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From Rev. Greg Davis, ALCAP President
Alabama State Legislators are once again considering gambling legalization in 2024. During the upcoming Legislative Session, which begins on February 6, I will be at the statehouse every single day monitoring this issue and advocating against the legalization of gambling in our state. From reports, it appears that lawmakers are set to propose a new comprehensive gaming bill that will encompass Class III casino gaming, a state lottery, sportsbook gaming, online sports betting, and the establishment of an Alabama Gaming Commission.
Presently, Alabama’s 1901 constitution officially bans lotteries and games of chance, but 18 constitutional amendments permit specific forms of gaming in certain counties. According to media reports and from what ALCAP has been able to ascertain, the upcoming bill, which will be introduced in the House, aims to repeal all 18 constitutional amendments.
To replace the repealed constitutional amendments, the bill will allow Class III gaming in ten selected areas through a bidding process. These areas include locations already operated by the Poarch Band of Creek Indians, Birmingham, Macon County, Greene County, Lowndes County, Houston County, Mobile County, and an undecided county in Northeast Alabama. Our state currently has no legal Class III gaming (which includes traditional casino games such as slot machines, blackjack, roulette, craps, and other games of chance). This bill would reportedly allow up to these ten locations to carry out full scale casino gambling. It also covers wagering on horse racing and electronic forms of gaming.
Pro-gambling interests are targeting Alabama as an untapped market, seeking profits from potential Alabamian “losers” (of their own money). We support all attempts to enforce Alabama’s current laws concerning gambling, but do not see the now-common battle cry for “regulation” as the answer. Regulation is a code word for state-sponsored legalization. No American jurisdiction has EVER documented a decline in illegal gambling after states began sponsoring gambling, regardless whether it’s lotteries, casinos, or internet gambling. Legalization only removes the deterrence. When legislators and gambling operators call for “regulation,” what they really mean is the government favoring certain counties or cities and granting monopolies and awarding regulatory advantages to favored firms. In Alabama, among these favored firms are likely to be the same ones who have been breaking Alabama’s laws for years. Imagine rewarding the very people who have flaunted our laws and caused us to have a so-called illegal gambling public safety crisis.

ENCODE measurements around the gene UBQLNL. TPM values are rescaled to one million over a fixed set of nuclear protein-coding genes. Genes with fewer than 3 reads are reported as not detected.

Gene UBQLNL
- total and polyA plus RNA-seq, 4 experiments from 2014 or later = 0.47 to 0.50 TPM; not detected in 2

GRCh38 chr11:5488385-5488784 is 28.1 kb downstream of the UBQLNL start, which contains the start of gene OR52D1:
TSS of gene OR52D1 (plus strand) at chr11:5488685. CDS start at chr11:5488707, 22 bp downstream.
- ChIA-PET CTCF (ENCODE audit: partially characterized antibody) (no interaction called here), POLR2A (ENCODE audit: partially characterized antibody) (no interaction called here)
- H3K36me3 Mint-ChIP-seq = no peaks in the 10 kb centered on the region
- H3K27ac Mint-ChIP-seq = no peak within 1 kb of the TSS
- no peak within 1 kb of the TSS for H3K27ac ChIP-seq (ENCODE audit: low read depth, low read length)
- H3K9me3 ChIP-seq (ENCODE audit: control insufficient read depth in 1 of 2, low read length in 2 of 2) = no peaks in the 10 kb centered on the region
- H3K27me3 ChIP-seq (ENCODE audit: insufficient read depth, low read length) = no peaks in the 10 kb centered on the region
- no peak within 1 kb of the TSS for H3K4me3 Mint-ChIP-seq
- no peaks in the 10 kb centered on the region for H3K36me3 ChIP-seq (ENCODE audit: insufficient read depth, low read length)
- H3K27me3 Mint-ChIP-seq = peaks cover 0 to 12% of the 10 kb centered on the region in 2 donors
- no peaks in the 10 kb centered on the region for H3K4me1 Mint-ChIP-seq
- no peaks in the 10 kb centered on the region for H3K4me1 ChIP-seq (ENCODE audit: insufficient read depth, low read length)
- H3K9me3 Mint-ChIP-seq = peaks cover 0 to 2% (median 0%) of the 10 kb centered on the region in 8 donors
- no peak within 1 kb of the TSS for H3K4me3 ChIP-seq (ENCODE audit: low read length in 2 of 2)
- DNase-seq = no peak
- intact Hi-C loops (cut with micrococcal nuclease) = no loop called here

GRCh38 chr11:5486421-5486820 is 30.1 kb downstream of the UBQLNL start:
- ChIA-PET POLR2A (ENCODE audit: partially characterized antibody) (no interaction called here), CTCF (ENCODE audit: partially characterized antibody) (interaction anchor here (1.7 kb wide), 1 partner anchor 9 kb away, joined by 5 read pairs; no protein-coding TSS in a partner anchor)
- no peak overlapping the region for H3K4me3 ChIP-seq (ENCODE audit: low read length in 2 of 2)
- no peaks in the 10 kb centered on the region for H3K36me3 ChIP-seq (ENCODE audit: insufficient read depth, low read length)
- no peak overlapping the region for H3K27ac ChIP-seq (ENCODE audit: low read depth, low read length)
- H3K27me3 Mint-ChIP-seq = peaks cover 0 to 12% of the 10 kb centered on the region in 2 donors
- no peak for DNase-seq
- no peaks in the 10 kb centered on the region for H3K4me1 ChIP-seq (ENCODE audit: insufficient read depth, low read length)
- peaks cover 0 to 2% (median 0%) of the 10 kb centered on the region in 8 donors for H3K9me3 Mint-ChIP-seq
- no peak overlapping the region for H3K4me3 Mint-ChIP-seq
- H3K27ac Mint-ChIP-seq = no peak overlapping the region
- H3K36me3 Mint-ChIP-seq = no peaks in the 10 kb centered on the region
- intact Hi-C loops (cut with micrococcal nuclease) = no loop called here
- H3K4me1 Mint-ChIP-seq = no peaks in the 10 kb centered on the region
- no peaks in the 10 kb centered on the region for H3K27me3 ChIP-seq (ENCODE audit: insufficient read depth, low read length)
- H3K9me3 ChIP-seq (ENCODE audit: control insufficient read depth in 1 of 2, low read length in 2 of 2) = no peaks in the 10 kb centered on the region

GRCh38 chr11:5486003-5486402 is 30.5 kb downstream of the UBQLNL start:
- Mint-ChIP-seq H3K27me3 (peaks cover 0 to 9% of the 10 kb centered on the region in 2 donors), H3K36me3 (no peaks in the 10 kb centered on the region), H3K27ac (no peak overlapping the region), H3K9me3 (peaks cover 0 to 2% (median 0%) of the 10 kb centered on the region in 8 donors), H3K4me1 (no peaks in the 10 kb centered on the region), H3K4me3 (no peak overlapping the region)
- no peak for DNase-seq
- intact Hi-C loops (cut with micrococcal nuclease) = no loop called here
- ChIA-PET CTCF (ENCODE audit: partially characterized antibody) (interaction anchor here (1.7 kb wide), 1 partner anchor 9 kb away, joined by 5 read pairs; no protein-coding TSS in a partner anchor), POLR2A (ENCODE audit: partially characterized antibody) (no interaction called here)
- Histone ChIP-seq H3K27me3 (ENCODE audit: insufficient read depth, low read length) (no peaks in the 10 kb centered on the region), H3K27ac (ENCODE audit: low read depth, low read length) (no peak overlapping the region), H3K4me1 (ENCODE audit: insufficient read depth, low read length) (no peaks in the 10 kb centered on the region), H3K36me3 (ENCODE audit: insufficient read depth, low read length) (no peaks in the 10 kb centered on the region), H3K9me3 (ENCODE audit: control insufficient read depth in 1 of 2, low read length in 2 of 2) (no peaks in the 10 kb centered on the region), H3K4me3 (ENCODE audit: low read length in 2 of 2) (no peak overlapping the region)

To curb illegal gambling operations, enacting and enforcing stricter criminal penalties is a more effective measure than legalization and regulation. The criminalization of for-profit lotteries and casino-style gambling was successfully practiced for a large portion of American history. This does not mean illegal gambling was completely absent from society, but public institutions did their best to enforce the law thus containing it and not promoting it. They did not incentivize their citizens to lose their money gambling, as does the proposed predatory gambling.
Predatory gambling is when state governments partner with powerful corporate gambling interests to use a commercialized business to exploit and defraud citizens and their communities (as an example of this, did you know that state lotteries are exempt from FTC rules on truth and advertising?). The allure of a permanent revenue source for the state––for education, care for the elderly, Medicaid expansion, etc.––would continually incentivize the state to turn our own citizens into permanent habitual gamblers to keep up the funding for government services. In other words, the state government becomes dependent on its own people losing their money. These same people could be spenders, savers, and/or investors. Instead, they become losers.
How would this happen in Alabama? Certain legislators will try to pass the aforementioned bill that would then have to be approved by a statewide ballot vote to change the state’s constitution. November of 2024 is seen as the perfect ballot considering it is the general election for President and all six congressional districts are on the ballot. The idea is that a big turnout would ensure the passage of a constitutional amendment legalizing some forms of gambling. Keep in mind that the Governor nor state legislators are not on the 2024 ballot; by the time we vote on governor, Senators and Representatives in 2026, most Alabamians will have forgotten the role their elected officials played in what happened two years earlier.
It is well-known from other states that––if changes in our gambling laws came down to a statewide vote––the gambling industry would “buy the vote” by investing whatever was needed to misinform the public as to what they are really voting for or against. Mail outs, slick television and radio commercials, and other forms of advertising will only tell one side of the consequences of legalized gambling. We must do what we can to prevent this scenario.
Today, not tomorrow, is the time to voice our opinion to our local legislators to remind them of the addiction and mental health issues, financial ruin, broken families, and the corruption associated with this industry. We must support increased criminal penalties and consistent enforcement of our current laws and oppose any pro-gambling measures that will come our way beginning in February 2024. Please voice your opinion to your local legislators on the dangers of predatory gambling.